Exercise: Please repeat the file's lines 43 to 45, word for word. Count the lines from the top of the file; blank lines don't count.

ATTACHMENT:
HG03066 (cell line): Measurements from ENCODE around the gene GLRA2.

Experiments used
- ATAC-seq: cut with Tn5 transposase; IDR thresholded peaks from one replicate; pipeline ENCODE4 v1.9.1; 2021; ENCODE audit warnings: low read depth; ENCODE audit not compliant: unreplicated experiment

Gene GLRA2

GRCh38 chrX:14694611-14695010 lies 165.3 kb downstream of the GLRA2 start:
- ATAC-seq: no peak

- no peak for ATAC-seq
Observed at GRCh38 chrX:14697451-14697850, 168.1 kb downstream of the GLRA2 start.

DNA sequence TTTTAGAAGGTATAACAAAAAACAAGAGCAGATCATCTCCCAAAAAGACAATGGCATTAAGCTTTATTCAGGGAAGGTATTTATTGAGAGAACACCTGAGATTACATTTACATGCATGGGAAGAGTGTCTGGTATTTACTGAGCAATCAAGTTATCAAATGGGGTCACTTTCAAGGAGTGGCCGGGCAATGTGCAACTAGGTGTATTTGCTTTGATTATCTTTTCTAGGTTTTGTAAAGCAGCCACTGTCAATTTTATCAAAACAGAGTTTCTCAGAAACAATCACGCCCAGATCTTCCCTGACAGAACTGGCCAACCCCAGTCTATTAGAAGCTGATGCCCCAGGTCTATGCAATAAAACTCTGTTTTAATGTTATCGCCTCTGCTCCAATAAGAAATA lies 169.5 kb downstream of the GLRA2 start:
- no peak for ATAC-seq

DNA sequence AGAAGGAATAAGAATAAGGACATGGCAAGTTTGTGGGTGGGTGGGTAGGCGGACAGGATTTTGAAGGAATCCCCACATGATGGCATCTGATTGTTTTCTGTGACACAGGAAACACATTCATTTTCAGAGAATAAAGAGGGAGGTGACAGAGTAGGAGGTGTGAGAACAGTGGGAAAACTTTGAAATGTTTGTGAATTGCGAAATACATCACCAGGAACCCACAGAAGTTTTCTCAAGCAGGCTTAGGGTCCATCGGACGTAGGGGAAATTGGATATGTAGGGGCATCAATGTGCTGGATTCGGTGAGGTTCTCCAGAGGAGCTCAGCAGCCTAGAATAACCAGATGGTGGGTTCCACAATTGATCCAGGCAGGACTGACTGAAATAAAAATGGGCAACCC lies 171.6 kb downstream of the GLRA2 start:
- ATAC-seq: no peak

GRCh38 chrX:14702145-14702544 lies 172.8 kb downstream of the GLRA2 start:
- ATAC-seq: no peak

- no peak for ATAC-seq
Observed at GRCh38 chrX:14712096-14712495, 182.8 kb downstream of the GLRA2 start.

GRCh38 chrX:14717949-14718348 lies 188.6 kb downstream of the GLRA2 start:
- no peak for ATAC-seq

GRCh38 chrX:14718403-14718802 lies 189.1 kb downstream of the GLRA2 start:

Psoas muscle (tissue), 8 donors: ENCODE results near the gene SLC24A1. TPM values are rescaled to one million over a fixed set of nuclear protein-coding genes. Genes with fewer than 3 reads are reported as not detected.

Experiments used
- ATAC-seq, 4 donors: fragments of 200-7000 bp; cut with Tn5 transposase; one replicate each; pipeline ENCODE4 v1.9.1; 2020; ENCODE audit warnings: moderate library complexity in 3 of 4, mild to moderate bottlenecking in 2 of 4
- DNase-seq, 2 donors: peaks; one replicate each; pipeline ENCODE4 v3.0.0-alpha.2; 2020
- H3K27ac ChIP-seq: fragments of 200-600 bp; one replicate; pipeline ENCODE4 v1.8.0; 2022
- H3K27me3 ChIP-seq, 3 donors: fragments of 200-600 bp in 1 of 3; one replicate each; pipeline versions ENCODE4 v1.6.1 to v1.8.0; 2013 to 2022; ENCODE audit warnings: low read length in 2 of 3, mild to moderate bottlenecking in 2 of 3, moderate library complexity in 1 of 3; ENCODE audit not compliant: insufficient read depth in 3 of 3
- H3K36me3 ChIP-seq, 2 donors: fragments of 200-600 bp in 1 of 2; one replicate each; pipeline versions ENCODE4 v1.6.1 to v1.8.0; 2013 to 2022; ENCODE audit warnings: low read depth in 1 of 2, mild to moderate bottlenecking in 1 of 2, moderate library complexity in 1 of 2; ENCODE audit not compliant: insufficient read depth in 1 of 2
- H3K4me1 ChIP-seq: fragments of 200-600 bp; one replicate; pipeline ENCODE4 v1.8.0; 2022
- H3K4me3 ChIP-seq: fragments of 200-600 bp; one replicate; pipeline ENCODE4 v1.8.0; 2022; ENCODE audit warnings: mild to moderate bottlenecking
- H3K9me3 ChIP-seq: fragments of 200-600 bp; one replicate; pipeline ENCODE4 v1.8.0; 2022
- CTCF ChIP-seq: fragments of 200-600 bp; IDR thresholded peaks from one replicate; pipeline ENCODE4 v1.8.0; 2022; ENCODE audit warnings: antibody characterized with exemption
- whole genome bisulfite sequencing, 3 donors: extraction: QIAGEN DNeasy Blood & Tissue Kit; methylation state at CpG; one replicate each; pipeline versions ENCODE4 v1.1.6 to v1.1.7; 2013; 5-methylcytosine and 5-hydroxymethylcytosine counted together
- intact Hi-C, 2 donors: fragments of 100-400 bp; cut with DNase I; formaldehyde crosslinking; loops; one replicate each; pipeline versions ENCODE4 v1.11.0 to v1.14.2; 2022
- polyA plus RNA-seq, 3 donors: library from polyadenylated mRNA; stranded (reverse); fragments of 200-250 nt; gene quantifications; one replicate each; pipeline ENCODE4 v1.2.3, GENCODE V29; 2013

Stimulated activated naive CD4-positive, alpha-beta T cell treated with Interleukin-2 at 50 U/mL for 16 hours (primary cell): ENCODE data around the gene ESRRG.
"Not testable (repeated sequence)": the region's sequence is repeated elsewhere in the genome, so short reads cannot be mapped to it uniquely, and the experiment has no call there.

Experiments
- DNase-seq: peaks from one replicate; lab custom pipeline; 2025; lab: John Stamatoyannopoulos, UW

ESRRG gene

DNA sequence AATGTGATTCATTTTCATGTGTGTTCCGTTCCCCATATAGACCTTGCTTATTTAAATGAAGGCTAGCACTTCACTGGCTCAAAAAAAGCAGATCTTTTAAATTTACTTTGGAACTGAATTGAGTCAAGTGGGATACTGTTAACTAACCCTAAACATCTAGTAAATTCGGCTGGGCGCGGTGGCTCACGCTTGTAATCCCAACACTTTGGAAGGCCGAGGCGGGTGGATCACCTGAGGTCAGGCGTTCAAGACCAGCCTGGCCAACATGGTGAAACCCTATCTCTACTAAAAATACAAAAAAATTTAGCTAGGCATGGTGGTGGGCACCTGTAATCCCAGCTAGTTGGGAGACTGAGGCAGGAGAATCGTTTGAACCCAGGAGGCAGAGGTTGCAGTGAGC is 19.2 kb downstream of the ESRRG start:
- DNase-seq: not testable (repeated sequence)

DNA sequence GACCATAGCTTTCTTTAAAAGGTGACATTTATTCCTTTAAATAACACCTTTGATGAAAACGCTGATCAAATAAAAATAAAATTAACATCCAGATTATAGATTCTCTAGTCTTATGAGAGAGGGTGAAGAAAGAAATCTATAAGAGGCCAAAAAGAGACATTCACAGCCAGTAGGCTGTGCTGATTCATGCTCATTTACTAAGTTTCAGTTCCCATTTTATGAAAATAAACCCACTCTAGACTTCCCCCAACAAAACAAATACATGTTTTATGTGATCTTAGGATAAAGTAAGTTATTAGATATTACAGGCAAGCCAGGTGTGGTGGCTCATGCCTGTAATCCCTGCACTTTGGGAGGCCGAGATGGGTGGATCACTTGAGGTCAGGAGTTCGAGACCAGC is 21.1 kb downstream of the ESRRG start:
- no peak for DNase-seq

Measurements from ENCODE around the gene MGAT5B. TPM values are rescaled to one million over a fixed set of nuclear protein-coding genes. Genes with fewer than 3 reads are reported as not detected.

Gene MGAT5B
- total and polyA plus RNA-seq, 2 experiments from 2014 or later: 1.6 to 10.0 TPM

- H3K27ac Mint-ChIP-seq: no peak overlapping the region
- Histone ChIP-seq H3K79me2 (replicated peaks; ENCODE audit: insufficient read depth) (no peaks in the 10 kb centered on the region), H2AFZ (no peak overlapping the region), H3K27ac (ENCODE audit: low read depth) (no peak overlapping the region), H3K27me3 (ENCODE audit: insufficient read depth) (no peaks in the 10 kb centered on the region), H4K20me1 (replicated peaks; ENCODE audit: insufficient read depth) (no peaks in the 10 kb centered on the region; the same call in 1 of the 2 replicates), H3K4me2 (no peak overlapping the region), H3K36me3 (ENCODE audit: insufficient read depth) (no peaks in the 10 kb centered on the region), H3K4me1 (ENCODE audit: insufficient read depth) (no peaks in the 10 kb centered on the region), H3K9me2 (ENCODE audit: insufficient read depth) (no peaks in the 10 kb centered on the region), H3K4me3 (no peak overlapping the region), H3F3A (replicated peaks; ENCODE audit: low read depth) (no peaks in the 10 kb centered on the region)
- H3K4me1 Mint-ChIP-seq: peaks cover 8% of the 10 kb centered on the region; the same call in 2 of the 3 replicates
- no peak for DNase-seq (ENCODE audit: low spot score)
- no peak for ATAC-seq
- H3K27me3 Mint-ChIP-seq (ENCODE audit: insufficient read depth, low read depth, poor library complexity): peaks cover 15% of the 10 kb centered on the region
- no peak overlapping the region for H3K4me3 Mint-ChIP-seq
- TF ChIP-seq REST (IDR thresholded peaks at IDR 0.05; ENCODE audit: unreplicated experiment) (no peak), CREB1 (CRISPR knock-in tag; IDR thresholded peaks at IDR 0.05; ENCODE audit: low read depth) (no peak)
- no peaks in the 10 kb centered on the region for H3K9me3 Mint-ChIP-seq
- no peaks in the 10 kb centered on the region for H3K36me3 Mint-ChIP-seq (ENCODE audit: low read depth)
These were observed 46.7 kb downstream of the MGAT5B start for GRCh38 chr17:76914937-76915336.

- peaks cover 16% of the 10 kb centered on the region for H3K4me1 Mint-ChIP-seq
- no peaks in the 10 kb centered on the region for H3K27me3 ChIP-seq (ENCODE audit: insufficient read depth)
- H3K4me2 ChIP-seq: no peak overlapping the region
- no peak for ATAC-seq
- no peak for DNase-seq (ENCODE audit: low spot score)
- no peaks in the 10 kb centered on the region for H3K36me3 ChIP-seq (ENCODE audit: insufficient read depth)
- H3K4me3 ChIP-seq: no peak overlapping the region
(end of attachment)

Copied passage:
Measurements from ENCODE around the gene MGAT5B. TPM values are rescaled to one million over a fixed set of nuclear protein-coding genes. Genes with fewer than 3 reads are reported as not detected.

Gene MGAT5B
- total and polyA plus RNA-seq, 2 experiments from 2014 or later: 1.6 to 10.0 TPM